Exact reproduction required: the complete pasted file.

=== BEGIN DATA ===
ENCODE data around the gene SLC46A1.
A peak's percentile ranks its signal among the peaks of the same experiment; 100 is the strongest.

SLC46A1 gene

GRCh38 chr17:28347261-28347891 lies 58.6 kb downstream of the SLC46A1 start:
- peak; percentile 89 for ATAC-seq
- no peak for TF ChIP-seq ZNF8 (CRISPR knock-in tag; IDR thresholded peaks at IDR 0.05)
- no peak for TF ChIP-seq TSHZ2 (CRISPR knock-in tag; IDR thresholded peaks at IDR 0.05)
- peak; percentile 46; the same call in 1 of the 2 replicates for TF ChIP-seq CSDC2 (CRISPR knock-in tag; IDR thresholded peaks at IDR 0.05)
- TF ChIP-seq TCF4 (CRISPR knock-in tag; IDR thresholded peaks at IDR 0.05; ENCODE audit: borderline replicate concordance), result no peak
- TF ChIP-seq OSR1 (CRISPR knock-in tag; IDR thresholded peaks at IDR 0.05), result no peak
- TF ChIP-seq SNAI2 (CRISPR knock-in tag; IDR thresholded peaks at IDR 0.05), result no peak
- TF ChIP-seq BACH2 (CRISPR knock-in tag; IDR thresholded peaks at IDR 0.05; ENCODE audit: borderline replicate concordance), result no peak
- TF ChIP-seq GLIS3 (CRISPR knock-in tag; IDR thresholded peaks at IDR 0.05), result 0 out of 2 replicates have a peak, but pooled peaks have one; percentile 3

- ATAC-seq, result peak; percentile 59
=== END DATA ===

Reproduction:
ENCODE data around the gene SLC46A1.
A peak's percentile ranks its signal among the peaks of the same experiment; 100 is the strongest.

SLC46A1 gene

GRCh38 chr17:28347261-28347891 lies 58.6 kb downstream of the SLC46A1 start:
- peak; percentile 89 for ATAC-seq
- no peak for TF ChIP-seq ZNF8 (CRISPR knock-in tag; IDR thresholded peaks at IDR 0.05)
- no peak for TF ChIP-seq TSHZ2 (CRISPR knock-in tag; IDR thresholded peaks at IDR 0.05)
- peak; percentile 46; the same call in 1 of the 2 replicates for TF ChIP-seq CSDC2 (CRISPR knock-in tag; IDR thresholded peaks at IDR 0.05)
- TF ChIP-seq TCF4 (CRISPR knock-in tag; IDR thresholded peaks at IDR 0.05; ENCODE audit: borderline replicate concordance), result no peak
- TF ChIP-seq OSR1 (CRISPR knock-in tag; IDR thresholded peaks at IDR 0.05), result no peak
- TF ChIP-seq SNAI2 (CRISPR knock-in tag; IDR thresholded peaks at IDR 0.05), result no peak
- TF ChIP-seq BACH2 (CRISPR knock-in tag; IDR thresholded peaks at IDR 0.05; ENCODE audit: borderline replicate concordance), result no peak
- TF ChIP-seq GLIS3 (CRISPR knock-in tag; IDR thresholded peaks at IDR 0.05), result 0 out of 2 replicates have a peak, but pooled peaks have one; percentile 3

- ATAC-seq, result peak; percentile 59